“2021 is a year of hope for all the right reasons, but we’re also rapidly unlearning the feelings of taking a pausing and reflecting at the end of the day,” Arushi Sethi, a mental health activist and the co-founder of advocacy organisation Trijog Wellness, told VICE. “Especially for Gen Z and millennials, the year comes with the feeling that we have to make up for the time we supposedly wasted in 2020, because we associate productivity with professional success.” For Sethi too, while the slow return to normalcy came with a sigh of relief, it also added the extra baggage of wanting to fulfill the goals we couldn’t in 2020. “We had learnt how simple things could make us feel gratitude, oneness, and togetherness, but now we’ve changed our lens of pleasure to seek the same unrealistic desires for happiness. And all this while we’re still in the midst of the pandemic!”
Mental health experts point out that the pandemic fuelled FOMO has left us craving our regular old lives to the point where many of us are now going into overdrive to immerse ourselves in activities that were temporarily forbidden. Not only do people admit that they’re more open to taking risks — like attending crowded parties despite the pandemic — it’s also pushed everyone to squeeze in as much as they can in a limited time frame. And as everything from taking on more professional responsibilities to taking a rebound holiday resurface as priorities, experts worry that the sudden change of pace could lead to a quick burnout.
“We were living almost in a suspended time zone, where our thinking had become like that of people who live in war zones,” Hvovi Bhagwagar, a Mumbai-based psychologist and psychotherapist told VICE. “New businesses, future plans, higher education, these things were all put on hold. But now that our lives are slowly opening up, it’s leading to an explosion of information.” Bhagwagar explained that while we had blissfully tucked away 2020 as a year to pause, the return to normalcy has almost propelled us into fast forward mode. “We know from past lockdowns and what happened during SARS that when people resume normal life, they have a lot of precautions and are in a state of alertness, but also want to go out and do a lot so it causes a manic energy. It’s like a jolt to our systems and we may overextend ourselves, and try to do too much.” Bhagwagar pointed out that in the long term, this could make us more aggressive, unhappy and isolated. “Human beings are creatures of familiarity and safety — and we perform best when there is consistency in our life, which isn’t the case at the moment.” Bhagwagar exemplified this statement with the analogy of a person on a fast, who must eat small amounts of food after breaking their fast, to prevent upsetting their system.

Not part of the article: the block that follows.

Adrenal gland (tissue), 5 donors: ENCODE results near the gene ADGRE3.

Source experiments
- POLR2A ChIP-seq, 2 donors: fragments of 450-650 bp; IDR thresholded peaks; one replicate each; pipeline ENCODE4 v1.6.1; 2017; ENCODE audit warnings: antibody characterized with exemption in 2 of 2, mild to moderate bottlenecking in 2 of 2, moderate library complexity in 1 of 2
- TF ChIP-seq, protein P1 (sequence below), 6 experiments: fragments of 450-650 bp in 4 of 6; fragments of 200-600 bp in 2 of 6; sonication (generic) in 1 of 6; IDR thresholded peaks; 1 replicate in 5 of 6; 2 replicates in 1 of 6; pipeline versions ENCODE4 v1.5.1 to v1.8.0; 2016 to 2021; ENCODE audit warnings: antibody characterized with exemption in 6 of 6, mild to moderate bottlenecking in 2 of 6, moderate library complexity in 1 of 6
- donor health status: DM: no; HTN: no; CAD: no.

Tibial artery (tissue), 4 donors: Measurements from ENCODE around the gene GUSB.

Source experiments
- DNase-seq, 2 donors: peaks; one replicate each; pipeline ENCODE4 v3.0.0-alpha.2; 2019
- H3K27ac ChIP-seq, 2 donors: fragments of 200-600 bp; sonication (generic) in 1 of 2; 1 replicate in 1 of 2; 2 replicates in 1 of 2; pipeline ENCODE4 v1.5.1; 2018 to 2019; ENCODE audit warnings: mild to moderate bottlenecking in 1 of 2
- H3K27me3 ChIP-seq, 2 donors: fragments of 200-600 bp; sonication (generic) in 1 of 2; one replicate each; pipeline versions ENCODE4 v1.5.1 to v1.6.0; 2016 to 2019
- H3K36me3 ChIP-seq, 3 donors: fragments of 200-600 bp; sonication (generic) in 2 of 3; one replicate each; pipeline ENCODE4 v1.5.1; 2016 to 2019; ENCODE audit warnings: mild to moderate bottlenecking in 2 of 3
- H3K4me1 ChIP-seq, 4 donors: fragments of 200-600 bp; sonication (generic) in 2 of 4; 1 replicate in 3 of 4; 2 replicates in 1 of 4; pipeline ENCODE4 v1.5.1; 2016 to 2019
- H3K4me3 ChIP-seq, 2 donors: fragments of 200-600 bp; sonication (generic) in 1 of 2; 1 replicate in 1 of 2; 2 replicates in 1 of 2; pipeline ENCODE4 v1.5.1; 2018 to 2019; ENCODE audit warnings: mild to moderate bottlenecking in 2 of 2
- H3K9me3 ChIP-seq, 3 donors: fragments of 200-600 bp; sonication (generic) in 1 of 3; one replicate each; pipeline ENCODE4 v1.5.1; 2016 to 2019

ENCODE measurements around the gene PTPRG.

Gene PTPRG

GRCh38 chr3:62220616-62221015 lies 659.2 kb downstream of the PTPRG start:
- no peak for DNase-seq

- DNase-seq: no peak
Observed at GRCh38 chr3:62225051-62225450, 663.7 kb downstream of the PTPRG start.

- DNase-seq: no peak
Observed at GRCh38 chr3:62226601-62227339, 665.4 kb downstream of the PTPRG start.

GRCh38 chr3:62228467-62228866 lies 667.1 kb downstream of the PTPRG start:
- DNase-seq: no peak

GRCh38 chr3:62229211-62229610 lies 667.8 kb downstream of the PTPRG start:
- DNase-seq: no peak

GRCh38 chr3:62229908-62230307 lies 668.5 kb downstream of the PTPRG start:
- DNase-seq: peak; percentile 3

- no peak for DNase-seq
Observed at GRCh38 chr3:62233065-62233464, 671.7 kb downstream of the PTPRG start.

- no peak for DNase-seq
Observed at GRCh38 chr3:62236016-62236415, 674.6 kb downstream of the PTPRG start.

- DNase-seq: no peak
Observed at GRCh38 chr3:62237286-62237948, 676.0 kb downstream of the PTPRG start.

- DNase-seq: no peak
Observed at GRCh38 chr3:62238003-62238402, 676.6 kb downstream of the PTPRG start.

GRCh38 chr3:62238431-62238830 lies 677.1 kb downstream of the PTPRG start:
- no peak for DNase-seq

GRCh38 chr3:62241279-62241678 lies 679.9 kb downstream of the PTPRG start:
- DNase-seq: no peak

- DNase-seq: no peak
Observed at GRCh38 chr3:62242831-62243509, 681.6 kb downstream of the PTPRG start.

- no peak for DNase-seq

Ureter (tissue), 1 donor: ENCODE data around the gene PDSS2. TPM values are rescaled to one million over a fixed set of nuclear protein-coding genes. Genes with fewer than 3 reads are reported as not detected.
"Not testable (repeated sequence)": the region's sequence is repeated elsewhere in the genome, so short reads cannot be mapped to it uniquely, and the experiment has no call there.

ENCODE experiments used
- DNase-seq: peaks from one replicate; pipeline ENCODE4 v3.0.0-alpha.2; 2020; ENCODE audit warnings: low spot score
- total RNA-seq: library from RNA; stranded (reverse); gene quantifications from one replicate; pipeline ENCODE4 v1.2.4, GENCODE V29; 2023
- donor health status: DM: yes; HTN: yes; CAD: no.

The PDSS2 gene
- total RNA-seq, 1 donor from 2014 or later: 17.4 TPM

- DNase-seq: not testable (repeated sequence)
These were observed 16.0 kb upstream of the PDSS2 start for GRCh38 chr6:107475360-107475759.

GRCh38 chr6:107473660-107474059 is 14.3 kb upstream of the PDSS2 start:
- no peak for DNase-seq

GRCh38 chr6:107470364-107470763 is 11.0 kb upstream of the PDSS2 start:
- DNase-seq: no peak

“Instead of putting that pressure on ourselves to make up for 2020, we must look at the situation with bounded optimism, which means we must stay positive, but also be realistic about our situation,” agreed Sethi. The mental health activist added that the strangeness of the times and the guilt we may feel could lead to us perceiving what stresses us incorrectly, ultimately pushing us to equate our self-worth with our financial success. She also recommended finding activities that fulfil us emotionally, physically, spiritually as well as mentally.
“At a strange time like this, it’s important for us to reexamine our priorities, and keep ourselves occupied with the activities that kept us grounded when factors like travel time or socialising were removed from our lives,” said Bhagwagar. “That is one of the best ways to keep ourselves from getting swept away in the turning tides.”